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The Best of C. M. Kornbluth

4.09  ·  Rating details ·  212 ratings  ·  17 reviews
· An Appreciation · Frederik Pohl · in
· The Rocket of 1955 · vi Escape Aug ’39
· The Words of Guru [as by Kenneth Falconer] · ss Stirring Science Stories Jun ’41
· The Only Thing We Learn · ss Startling Stories Jul ’49
· The Adventurer · ss Space Science Fiction May ’53
· The Little Black Bag · nv Astounding Jul ’50
· The Luckiest Man in Denv [as by Simon Eisner]
Mass Market Paperback, 312 pages
Published December 12th 1976 by Ballantine Books (first published January 1st 1976)
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 ·  212 ratings  ·  17 reviews

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Jan 10, 2016 rated it really liked it  ·  review of another edition
I had never heard of C.M. Kornbluth, but found this in one of the "Little Free Libraries" around town and noted the introduction by Frederik Pohl. The stories were all decidedly science fiction, but in that way that doesn't require aliens or interstellar travel. Stories set in bars and dirty apartments. Gritty stuff. What really resonated with me was this voice, from the 50s, sounding the alarm on societal concerns that seem so modern and urgent today, especially our ability to amuse ourselves ...more
Surprisingly, all of the stories were of mediocre quality with the exception of The Little Black Bag. I listened to an old audiobook edition so perhaps it was the poor quality of the recording which was partly blame.
2.5 stars

This rating and review is specifically for the story Reap the Dark Tide. I'm not going to rate the whole book based on just this one story so I'll keep my rating here within my review and leave the book without one.

For our book club this month we are reading four classic short stories and Reap the Dark Tide is one of them. I found this story at first to be pretty boring, but it did get better as it went on. A whole section of humanity has taken to the seas on a fleet of ships and hasn't
May 03, 2014 rated it it was amazing
I first read The Best of C. M. Kornluth more than 30 years ago and loved it. I haven't been back to it since because I was worried I might not enjoy it as much but I need not have worried. I loved it again.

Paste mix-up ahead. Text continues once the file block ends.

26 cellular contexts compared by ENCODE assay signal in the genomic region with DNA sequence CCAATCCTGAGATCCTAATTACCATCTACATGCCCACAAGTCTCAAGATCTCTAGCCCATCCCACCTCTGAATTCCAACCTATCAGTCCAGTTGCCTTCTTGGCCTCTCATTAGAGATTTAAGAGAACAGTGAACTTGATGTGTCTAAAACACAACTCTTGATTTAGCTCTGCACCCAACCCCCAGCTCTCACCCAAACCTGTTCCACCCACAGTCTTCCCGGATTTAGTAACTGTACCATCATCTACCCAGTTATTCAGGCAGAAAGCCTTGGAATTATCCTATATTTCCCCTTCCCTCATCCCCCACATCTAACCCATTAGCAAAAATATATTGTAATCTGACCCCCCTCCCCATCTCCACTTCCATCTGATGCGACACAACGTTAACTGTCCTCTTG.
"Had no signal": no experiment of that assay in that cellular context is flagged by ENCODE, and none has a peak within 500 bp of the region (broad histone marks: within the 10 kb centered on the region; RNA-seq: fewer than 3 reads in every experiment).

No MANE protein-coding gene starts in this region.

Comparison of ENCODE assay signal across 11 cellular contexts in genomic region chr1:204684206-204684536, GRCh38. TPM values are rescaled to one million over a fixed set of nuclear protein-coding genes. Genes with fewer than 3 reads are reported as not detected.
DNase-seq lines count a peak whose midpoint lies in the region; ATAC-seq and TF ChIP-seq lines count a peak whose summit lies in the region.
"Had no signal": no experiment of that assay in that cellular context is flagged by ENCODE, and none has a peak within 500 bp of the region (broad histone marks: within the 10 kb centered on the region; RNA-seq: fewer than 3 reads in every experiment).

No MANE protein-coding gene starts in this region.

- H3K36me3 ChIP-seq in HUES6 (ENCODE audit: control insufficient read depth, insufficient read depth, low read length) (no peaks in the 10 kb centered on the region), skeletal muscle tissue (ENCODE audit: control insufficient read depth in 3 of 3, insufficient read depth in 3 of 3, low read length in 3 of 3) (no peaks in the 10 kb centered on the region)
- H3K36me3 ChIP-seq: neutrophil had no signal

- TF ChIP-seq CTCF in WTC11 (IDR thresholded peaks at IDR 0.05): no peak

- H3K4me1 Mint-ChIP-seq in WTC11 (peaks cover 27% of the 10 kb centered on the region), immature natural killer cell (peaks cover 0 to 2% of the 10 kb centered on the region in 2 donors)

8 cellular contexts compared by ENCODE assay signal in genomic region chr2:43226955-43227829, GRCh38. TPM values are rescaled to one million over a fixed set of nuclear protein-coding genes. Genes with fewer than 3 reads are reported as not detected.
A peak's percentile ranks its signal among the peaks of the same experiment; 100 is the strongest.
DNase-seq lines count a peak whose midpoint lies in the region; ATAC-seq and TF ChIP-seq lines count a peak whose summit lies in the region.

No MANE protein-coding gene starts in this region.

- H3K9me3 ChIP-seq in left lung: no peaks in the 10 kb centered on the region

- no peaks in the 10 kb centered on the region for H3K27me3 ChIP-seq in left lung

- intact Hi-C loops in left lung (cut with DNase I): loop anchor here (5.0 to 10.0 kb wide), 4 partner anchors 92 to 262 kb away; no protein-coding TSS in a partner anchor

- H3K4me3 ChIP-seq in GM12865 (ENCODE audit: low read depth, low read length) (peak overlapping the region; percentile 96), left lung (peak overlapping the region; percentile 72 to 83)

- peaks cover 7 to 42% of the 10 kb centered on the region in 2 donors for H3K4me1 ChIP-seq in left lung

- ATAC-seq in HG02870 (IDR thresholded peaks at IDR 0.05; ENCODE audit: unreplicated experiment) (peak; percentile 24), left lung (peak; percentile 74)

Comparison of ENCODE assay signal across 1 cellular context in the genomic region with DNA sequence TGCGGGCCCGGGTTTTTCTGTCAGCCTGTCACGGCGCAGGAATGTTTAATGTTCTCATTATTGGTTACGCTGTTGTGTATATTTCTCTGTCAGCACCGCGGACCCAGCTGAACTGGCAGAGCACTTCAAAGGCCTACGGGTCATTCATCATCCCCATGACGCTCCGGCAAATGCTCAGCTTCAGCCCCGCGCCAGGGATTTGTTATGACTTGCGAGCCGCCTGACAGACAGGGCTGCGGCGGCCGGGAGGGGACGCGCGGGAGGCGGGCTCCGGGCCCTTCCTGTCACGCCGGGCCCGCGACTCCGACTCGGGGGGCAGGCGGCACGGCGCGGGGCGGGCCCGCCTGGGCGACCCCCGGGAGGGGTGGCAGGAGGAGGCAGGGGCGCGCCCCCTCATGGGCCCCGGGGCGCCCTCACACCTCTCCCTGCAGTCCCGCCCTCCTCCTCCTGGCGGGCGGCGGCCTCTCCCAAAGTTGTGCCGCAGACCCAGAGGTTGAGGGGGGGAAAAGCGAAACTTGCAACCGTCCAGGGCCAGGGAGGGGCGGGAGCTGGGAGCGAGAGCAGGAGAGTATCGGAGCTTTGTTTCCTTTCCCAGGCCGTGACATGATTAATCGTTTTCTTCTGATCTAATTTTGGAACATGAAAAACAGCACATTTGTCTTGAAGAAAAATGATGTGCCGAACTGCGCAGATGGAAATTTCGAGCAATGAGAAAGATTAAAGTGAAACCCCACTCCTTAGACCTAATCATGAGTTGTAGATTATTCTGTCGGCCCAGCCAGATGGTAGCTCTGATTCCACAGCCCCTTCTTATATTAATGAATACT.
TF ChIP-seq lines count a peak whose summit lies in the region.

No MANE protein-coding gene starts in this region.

The book and each story have an introduction from his friend Frederik Pohl. All the stories were written between 1941 and 1958, the year he died. Most, if not all the stories as set on Earth and written in a style that seems a little dated today but you have to take that into account. I think
Sep 05, 2007 rated it liked it
One of several books I've been juggling over the past month, The Best of C.M. Kornbluth is very good, if somewhat depressing science fiction. Think Philip K. Dick with a 50's sensibility and a bit more wry humour. Like Dick, his career was also cut short, but by death, not mental illness.

Kornbluth's best-known works - "The Marching Morons" and "The Little Black Bag" - posit a future where intelligence has been bred out of humanity for the most part, and the super-brains are run ragged caring for
Aug 08, 2010 rated it really liked it  ·  review of another edition
Shelves: short-stories, sci-fi
I've not read very much of Cyril Kornbluth's work but this collection won me over. Kornbluth's writing is humorous, sarcastic and revels in the stupidity of the human species (in one or two stories, the idea that stupid people are outbreeding the intelligentsia are actively explored). Kornbluth collaborated with Fred Pohl extensively in his fairly short life and Pohl's introductions to the stories show a warmth to his friend and offer some interesting notes on the stories themselves. Definitely ...more